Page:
A feeling of helplessness …

A feeling of helplessness …

Jake Convery was part of the group from CTBI who visited Mediterranean Hope refugee projects in Lampedusa and Sicily in April. He blogged this morning in reaction to recent media stories about the flooding in Houston and the migrant crisis.

I’ve seen some articles recently about the displacement of peoples in Houston due to the severe weather conditions and I’ve seen some articles about the displacement of people in Europe as part of the migrant crisis. The hardest part, though, of what I’ve seen in recent weeks and days has been working through what I’ve been feeling and trying to identify what it is.

Then this evening I realised, it’s helplessness. It’s a feeling of wanting to be able to help, to respond appropriately and effectively and not being able to do so. This feeling is awful.

It almost feels as if the visit I was involved with in April to Sicily and Lampedusa happened in a bubble in time, a place where I was able to think purely about the situation in Europe and about the people. Now that we have had time to take a step back and to see what is happening it becomes increasingly apparent that the government in the UK is not pulling it’s weight like the rest of Europe is.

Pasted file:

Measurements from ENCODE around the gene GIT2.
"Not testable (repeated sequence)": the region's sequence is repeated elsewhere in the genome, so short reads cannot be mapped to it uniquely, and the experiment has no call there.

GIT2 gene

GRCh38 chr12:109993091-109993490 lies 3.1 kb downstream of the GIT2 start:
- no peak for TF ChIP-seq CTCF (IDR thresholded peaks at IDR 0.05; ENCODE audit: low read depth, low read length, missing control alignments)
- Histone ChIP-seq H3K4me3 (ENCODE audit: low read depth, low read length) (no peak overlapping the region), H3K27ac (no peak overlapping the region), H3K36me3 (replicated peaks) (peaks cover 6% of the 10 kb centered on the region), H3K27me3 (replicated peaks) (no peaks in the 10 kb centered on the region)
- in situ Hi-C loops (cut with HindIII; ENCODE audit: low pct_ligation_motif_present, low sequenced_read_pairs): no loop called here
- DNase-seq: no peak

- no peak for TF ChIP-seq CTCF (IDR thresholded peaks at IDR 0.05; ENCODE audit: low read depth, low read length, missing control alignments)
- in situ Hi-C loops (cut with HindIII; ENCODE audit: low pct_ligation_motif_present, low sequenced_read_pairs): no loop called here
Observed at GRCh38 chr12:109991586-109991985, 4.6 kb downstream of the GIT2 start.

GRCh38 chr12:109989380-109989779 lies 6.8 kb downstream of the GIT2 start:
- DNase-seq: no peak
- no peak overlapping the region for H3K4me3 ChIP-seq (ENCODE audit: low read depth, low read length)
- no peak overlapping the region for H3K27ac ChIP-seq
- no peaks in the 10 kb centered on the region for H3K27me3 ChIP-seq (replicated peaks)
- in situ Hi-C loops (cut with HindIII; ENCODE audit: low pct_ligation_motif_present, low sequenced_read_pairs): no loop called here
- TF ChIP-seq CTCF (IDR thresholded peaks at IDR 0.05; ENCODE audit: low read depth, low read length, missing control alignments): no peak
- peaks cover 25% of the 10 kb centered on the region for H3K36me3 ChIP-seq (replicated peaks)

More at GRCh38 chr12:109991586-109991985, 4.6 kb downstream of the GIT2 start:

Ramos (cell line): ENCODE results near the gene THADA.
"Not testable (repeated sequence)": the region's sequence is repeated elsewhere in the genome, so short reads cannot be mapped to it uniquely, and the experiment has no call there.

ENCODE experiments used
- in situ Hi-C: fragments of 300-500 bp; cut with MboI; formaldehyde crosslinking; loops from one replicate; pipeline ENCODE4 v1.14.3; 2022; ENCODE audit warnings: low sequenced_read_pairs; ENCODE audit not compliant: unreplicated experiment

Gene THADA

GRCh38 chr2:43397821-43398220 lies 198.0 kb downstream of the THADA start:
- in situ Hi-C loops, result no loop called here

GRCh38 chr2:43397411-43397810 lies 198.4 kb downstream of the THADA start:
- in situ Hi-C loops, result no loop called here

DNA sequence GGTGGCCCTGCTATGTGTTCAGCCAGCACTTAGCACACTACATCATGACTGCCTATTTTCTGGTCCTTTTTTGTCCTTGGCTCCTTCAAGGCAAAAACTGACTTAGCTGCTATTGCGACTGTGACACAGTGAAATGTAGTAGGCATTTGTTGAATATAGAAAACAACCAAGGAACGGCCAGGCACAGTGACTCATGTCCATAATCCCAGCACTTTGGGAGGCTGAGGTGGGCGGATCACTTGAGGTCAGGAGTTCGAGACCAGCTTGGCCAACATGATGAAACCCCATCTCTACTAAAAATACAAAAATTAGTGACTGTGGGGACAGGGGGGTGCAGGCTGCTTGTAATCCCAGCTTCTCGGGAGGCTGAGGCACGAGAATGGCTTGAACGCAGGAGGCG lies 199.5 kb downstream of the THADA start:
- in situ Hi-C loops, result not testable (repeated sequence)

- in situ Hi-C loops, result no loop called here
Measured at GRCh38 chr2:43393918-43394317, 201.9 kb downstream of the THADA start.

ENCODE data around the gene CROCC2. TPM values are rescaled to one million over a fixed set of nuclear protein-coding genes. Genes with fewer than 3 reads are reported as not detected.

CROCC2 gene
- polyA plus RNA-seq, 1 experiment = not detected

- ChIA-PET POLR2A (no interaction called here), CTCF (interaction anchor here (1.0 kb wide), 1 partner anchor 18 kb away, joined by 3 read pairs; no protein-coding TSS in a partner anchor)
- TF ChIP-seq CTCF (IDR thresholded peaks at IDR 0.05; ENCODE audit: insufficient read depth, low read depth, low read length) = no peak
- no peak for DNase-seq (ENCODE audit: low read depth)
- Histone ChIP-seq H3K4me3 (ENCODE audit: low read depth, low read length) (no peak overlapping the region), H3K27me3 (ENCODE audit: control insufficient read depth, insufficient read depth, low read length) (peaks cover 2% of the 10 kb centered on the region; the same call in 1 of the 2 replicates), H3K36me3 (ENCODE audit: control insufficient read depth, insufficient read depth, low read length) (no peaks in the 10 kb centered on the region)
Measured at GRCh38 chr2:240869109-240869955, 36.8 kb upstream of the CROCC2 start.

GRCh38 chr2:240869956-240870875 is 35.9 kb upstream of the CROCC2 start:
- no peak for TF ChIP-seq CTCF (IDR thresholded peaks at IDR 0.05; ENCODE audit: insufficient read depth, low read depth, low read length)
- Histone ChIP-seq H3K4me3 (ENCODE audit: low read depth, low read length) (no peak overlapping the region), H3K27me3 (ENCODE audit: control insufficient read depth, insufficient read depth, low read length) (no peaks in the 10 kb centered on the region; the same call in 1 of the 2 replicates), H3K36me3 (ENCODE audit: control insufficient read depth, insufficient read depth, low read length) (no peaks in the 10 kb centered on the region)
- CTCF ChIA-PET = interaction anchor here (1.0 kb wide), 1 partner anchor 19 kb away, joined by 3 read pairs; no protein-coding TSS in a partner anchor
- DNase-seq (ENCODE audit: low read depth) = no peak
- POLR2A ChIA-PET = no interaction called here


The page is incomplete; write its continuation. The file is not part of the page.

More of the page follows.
In his blog post, Jake wishes “that there was more that could be in Britain to help those fleeing harm in foreign countries” but feels that “media coverage is severely biased and therefore [people] who could actually make a difference, aren’t reacting positively and with a helpful frame of mind”.

What can local communities do?

Are we offering a drop in service for refugees or asylum seekers? Are we offering language courses, food parcels or asylum advice? Are we sponsoring families to settle in the UK? There are also a whole host of other things that we can do at a local level to encourage growing relations with different communities. Are we calling on our local councils to support our efforts and to help extend a warm welcome?

Jake’s conclusion?

At a national level, we need to call on government and faith leaders to make a commitment to changing how we respond. Something practical, something worthwhile and something that will have a lasting effect.

You can read his full article on his blog.

If your community is actively helping refugees and people seeking asylum, please get in touch with Focus on Refugees: we’d love to feature your story and encourage others to take action.

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